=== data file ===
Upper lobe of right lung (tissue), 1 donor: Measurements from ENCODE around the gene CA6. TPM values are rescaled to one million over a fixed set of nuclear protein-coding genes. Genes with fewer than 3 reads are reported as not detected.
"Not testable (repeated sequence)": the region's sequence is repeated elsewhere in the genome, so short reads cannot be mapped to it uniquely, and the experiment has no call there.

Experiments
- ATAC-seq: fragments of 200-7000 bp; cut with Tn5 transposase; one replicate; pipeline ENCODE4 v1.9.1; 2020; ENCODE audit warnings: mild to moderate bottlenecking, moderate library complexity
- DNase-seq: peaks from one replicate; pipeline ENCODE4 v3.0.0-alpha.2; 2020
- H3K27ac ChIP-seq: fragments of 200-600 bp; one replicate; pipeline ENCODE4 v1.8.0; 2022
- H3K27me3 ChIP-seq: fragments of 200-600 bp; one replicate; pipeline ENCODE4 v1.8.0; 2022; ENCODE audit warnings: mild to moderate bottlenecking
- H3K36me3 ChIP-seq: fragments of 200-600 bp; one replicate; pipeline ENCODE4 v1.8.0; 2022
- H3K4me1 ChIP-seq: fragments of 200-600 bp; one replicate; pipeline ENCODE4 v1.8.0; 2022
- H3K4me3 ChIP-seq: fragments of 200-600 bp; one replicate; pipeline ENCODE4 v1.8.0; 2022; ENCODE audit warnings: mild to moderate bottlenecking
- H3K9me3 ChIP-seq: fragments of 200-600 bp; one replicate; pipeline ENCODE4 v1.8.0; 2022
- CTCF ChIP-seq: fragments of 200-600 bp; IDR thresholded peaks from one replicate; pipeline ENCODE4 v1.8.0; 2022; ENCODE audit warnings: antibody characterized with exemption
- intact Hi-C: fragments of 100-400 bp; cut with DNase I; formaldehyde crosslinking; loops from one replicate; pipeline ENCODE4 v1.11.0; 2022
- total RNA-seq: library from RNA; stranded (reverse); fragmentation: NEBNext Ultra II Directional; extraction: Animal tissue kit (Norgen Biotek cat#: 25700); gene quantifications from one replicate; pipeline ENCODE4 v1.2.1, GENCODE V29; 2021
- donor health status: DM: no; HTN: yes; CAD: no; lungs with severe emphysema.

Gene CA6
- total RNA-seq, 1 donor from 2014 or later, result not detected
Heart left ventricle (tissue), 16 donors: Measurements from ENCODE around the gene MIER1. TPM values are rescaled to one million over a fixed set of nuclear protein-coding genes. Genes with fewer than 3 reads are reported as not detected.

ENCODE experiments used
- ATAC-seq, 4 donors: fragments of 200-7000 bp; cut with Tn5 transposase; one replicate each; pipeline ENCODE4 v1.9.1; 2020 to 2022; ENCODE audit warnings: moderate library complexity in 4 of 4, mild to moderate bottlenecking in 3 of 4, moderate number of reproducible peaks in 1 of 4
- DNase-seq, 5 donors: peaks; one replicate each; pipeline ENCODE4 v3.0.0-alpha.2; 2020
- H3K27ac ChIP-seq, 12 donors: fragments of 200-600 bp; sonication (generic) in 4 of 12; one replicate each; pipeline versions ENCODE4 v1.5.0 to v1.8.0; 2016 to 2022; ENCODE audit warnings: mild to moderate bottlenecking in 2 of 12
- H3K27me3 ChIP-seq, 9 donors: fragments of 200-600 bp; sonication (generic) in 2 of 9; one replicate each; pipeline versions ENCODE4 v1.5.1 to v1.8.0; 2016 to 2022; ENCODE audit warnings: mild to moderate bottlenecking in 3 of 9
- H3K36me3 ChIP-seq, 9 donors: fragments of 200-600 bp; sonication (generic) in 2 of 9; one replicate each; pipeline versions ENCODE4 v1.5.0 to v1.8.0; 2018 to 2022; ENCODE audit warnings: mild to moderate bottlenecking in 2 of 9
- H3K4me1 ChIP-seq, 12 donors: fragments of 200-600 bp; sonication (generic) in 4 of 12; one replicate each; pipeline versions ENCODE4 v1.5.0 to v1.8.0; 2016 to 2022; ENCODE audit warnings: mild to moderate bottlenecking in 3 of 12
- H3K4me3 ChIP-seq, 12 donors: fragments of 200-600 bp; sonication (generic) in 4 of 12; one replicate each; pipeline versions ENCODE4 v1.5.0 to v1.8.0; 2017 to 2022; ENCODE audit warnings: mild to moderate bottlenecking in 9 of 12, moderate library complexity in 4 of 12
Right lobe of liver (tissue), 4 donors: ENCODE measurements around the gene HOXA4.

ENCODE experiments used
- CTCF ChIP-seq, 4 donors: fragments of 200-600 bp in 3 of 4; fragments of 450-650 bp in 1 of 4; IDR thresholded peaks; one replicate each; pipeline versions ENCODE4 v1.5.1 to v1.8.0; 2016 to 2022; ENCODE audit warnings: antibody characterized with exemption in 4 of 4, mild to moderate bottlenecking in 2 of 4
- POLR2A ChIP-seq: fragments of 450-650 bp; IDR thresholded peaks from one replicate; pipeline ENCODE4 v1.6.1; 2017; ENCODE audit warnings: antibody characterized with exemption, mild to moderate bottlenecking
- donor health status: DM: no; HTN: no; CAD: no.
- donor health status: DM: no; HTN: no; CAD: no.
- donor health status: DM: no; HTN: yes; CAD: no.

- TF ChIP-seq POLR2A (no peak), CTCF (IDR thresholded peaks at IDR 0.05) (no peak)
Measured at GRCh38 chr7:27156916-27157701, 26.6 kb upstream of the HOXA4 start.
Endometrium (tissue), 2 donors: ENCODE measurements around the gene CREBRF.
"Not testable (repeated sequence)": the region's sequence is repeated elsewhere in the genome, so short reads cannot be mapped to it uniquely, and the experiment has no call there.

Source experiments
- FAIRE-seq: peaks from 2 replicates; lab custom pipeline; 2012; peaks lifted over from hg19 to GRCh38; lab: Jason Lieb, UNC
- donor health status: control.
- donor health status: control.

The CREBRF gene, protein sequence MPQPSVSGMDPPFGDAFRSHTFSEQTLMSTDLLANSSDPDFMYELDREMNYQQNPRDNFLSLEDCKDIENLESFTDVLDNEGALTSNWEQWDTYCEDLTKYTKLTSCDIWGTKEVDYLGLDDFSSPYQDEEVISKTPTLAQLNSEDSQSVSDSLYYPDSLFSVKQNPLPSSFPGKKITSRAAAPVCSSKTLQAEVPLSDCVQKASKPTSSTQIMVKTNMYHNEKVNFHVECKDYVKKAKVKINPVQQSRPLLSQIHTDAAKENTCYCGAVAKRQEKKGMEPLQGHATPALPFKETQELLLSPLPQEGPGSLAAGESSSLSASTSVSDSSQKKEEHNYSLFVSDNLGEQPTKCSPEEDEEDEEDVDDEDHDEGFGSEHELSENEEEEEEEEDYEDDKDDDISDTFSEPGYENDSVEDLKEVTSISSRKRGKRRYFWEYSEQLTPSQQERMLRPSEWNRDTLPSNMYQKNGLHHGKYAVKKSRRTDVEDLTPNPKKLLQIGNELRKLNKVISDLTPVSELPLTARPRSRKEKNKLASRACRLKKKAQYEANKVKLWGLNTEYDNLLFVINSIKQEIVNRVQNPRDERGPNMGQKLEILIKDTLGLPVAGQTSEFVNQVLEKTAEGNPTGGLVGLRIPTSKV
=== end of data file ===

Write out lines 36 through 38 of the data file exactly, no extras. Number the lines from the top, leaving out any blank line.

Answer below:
Endometrium (tissue), 2 donors: ENCODE measurements around the gene CREBRF.
"Not testable (repeated sequence)": the region's sequence is repeated elsewhere in the genome, so short reads cannot be mapped to it uniquely, and the experiment has no call there.

Source experiments